Value-added training means you make a positive difference with your employees today. A positive difference is to teach them new skills, help them learn to solve problems, engage in them to perform better, and put a new commitment or motivation to excel. Two major and important methods will help you achieve it right away: formal training and informal training. Both of these methods are intended for all types of employees: apprentice, star and average carrier. Here's a brief review and then your next step is to get an action; go to a coach someone.
Formal Training: P3 + E
Formal training is a systematic and organized approach that usually takes half an hour or so, and sometimes entirely. You train "live" at work or in the field that works side by side of the employee. It includes planning, communication, feedback and guidance. The aim is to enhance the employee's development in fitness, nature and self-esteem. Here are four steps to follow today.
To get started, set goals and schedule for time or day. This could be sales, customer service, quality, accuracy or productivity. Your training throughout the period will focus on goals and plans. Setting clear expectations and goals are the basis of all good performance.
Submit the Plan
When you have a plan, it helps to practice or at least review. If the employee is experienced, he will discuss his approach to the implementation of the program. Give feedback or suggestions. If your employee is new, you may need to do the audit or show your employee how to do the project. This is like a dress workout. Keep things as positive as possible.
Perform the program
Let the employee do the job. You are following and taking notes. Set a timeline for this. Depending on the task, it might be a few minutes or an hour. Interfere constructively if things are going wrong or it's worrying about security. Use a good judgment before that time so you can gather enough data to evaluate. For customer service, you can "shadow" an employee like him or she works with customers. You help out as needed. With a sales representative, it is best to do the same in a sales conversation and then review what happened soon after. You repeat it throughout the day.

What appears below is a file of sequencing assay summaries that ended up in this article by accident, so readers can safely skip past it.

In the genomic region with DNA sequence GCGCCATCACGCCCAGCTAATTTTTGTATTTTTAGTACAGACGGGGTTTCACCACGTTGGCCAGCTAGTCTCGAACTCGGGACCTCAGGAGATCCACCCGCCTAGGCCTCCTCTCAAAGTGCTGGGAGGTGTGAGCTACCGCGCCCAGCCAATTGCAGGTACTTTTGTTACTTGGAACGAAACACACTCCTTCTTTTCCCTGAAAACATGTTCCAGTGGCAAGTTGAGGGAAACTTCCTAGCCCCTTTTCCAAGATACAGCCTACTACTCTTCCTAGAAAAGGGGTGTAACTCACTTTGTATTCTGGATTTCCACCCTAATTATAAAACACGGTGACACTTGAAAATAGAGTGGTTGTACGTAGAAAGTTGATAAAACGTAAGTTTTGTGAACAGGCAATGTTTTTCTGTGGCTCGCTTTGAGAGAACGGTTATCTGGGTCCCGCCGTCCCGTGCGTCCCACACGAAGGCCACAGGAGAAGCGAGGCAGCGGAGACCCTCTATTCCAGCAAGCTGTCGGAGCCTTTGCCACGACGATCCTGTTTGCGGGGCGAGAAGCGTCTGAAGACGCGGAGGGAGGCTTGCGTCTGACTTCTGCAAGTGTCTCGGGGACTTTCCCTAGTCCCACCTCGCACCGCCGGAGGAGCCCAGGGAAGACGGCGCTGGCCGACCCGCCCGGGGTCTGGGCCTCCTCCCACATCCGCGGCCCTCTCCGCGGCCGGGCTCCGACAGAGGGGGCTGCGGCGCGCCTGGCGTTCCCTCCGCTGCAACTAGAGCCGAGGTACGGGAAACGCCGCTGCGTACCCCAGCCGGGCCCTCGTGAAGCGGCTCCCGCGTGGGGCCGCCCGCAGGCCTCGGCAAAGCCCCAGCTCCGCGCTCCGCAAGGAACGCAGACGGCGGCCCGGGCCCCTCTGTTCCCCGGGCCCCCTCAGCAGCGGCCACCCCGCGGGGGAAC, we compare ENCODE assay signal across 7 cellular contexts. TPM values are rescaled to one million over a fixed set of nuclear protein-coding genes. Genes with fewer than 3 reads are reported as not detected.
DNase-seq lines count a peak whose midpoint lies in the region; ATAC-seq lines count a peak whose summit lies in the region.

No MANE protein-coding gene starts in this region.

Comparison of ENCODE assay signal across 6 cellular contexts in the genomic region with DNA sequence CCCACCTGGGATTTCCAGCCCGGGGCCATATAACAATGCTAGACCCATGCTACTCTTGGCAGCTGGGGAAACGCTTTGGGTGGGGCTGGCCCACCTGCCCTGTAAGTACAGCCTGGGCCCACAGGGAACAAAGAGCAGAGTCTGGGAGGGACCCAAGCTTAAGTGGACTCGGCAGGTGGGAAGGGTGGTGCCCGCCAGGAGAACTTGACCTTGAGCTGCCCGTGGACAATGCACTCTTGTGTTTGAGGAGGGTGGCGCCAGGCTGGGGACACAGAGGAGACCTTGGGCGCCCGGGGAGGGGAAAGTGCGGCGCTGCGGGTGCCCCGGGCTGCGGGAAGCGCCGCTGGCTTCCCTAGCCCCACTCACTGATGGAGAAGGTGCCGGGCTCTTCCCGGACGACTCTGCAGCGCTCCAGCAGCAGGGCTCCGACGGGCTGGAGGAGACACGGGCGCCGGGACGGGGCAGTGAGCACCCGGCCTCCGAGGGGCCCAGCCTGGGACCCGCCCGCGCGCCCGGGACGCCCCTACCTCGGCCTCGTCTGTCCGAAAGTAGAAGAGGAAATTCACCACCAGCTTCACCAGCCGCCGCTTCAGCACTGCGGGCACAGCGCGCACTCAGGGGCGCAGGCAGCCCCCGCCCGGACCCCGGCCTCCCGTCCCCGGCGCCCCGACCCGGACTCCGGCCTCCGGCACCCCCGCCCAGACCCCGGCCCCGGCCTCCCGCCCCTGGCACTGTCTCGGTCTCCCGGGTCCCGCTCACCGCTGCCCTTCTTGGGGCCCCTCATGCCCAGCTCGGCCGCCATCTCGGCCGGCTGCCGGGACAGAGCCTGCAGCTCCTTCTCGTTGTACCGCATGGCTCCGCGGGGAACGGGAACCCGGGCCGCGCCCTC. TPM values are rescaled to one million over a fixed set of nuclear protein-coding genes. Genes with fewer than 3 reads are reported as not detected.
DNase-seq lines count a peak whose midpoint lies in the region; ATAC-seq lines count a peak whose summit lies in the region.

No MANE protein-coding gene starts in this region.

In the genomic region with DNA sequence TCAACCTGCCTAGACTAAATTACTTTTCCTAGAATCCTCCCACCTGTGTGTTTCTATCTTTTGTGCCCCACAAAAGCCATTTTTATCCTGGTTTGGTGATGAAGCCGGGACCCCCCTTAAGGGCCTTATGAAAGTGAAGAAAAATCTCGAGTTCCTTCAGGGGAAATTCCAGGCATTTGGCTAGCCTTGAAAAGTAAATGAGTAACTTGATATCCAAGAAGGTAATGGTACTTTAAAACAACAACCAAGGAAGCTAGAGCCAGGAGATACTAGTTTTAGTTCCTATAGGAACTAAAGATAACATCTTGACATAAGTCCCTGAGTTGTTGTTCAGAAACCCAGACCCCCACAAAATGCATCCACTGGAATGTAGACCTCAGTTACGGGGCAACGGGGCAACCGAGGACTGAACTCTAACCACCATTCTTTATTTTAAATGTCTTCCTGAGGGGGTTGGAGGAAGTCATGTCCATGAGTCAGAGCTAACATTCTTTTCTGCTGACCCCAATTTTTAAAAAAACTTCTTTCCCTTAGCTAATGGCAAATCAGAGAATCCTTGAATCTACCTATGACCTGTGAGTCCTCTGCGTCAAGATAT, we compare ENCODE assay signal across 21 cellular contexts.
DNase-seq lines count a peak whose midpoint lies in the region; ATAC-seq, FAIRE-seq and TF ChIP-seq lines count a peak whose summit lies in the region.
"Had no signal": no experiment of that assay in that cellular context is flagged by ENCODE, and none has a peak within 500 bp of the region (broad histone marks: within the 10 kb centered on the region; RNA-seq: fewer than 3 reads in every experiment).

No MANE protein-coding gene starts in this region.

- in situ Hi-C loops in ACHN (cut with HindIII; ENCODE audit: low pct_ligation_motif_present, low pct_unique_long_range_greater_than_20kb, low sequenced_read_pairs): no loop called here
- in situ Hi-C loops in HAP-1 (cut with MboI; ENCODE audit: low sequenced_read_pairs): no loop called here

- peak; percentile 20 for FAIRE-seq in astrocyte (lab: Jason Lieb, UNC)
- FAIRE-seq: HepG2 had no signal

Evaluate the Plan
To evaluate the use of these two steps. First, ask the employee about input. Each employee needs to learn self-esteem. By asking employee thoughts first, this begins to happen. Employees will improve their skills over time and train you over and over again. Here are some possible questions:
- How did it go?
- What did you do well?
- What could you add?
- What did you learn?
- What will you do next?
Secondly, you give an opinion on the strengths of their efforts, advancements and pointers for the next time. Connect your comments to what the employee said and indicate the agreements or differences with their comments.
In short, start the process again. Begin by preparing or clarifying the goal and how the employee's performance measures. Next, introduce, perform and evaluate.
Informal Training: Instant Truth
This is about your relationship with the man. All the moments of contact with the non-formal staff are great times to influence, convince, know, interact and encourage positive. It includes all the communication you might have the day: Getting to work in the morning, phone, hallway, lunch, coffee cup, text, email and meeting are examples. These are all moments of truth. Do you mean what you say and talk to you? Some of these times are organized and others happen by chance. All of them count. You either have a positive effect on the employee or you are not.
Each employee's contactor bases or reduces the bank's attitude to an employee. Emotional bank account represents staff satisfaction and commitment. The more positive you put in as a manager or coach, the more positive you get back. It's like a bank. You can only undo what you have already entered. Let's face it, sometimes there are negative conditions for everyone: a decision that is not approved with important comments from colleagues, you do not have time to help, you give negative comments or unpopular changes happen at the company. Each meeting you have with an employee will be important. It gives you a chance to relocate the employee to goals or tasks – not the negative content that inevitably happens. You can also strengthen your previous formal education level or at least with example with your behavior and attitude.
Great training as described can create great and high performance in your team. You must be ready to commit time to train constantly and focus on learning to be a better coach. By building employees the skills, commitment and nature you work and then do them. Combine these two value-added training strategies that you will start to achieve better.